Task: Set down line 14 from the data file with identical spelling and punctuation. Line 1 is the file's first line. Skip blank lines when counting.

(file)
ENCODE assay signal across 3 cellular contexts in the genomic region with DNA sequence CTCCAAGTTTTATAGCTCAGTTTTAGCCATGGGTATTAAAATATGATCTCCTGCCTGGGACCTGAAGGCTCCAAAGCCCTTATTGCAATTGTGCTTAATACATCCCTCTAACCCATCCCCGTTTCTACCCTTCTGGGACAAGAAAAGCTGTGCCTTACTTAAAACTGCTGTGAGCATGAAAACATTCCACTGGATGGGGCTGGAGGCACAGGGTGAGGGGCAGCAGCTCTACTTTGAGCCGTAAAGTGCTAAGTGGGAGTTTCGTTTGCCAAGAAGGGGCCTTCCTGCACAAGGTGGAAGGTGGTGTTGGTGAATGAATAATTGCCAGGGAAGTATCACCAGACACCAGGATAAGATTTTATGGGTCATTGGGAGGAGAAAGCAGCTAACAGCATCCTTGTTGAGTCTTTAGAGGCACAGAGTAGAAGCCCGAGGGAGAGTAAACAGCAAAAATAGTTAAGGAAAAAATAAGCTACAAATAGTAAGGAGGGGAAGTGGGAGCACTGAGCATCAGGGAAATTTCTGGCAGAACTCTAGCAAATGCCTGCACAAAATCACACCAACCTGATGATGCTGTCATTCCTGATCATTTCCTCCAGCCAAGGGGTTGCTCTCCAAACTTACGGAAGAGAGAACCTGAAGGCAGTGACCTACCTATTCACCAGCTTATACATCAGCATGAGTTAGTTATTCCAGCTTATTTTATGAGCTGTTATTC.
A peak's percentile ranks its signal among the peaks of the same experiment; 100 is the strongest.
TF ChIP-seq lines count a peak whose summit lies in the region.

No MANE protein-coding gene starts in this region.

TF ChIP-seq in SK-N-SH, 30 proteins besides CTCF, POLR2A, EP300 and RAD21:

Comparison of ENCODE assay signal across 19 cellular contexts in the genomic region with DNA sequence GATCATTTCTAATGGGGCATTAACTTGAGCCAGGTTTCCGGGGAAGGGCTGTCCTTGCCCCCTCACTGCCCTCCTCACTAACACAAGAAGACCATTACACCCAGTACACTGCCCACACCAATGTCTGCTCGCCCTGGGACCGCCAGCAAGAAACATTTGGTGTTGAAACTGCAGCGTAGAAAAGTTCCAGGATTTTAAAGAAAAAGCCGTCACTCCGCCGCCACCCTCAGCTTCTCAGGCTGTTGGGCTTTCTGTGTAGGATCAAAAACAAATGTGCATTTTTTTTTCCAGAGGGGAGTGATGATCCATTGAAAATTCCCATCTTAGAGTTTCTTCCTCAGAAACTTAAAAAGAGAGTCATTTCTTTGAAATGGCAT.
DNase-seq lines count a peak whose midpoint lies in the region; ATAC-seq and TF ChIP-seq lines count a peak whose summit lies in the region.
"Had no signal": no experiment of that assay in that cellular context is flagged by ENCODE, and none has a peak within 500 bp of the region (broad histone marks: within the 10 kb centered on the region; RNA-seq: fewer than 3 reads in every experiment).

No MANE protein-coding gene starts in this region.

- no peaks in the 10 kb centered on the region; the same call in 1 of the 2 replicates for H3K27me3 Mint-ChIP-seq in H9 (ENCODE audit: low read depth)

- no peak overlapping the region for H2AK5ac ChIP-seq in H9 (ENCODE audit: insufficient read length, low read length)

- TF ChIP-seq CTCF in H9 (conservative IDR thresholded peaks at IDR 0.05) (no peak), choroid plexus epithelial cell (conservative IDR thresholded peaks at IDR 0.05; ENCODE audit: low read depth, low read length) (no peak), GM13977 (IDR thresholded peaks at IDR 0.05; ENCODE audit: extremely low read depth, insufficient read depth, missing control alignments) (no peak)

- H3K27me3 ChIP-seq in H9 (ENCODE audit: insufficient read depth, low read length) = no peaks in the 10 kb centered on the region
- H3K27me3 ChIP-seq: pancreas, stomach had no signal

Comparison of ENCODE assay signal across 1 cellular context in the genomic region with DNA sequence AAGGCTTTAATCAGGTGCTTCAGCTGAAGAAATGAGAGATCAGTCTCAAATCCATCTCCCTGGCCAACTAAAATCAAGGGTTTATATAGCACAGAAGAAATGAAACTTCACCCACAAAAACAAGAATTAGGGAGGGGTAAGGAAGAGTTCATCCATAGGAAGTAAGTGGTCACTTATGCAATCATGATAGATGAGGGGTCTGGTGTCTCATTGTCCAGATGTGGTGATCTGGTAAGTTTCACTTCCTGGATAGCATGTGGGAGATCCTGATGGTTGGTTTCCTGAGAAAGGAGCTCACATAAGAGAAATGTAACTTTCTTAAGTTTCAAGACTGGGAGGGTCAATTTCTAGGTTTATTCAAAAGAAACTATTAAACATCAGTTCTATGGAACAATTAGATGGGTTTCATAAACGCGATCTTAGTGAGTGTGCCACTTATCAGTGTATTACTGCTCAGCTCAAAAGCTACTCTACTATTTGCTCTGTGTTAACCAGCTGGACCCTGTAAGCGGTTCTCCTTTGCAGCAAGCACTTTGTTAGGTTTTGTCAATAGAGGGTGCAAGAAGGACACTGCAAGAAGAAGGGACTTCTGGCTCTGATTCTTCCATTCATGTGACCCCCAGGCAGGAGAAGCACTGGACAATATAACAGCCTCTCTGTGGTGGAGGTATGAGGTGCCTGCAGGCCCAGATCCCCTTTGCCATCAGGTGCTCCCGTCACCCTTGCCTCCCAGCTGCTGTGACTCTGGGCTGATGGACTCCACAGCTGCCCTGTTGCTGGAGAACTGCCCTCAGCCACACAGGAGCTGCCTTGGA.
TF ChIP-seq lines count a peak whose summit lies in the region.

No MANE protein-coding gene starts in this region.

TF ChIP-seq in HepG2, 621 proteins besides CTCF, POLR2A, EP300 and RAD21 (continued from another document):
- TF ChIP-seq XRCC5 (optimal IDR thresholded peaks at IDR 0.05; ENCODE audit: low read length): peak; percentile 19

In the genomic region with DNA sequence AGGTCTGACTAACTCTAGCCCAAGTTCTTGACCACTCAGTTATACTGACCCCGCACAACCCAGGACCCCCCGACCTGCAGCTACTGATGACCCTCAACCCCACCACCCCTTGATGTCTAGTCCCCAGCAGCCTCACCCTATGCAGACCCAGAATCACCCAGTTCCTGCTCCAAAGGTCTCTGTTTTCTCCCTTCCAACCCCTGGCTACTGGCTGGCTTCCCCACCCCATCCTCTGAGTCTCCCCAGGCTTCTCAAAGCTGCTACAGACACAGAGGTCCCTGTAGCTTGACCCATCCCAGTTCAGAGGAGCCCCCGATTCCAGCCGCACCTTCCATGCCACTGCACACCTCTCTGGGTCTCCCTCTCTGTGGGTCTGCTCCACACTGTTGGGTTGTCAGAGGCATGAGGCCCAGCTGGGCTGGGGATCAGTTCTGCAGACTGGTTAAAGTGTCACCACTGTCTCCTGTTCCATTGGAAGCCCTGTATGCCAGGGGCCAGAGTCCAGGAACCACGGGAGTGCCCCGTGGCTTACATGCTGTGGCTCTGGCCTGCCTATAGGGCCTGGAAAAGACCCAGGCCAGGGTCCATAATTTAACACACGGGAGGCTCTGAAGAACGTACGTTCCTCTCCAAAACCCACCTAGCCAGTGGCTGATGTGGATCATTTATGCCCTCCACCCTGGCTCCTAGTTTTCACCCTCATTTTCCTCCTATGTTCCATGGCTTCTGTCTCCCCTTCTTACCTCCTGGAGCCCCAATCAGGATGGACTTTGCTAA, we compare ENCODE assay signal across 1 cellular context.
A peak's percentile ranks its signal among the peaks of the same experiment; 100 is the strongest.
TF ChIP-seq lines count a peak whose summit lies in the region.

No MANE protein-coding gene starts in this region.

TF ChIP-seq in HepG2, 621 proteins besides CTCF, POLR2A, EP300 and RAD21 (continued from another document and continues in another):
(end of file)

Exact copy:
- H3K27me3 ChIP-seq: pancreas, stomach had no signal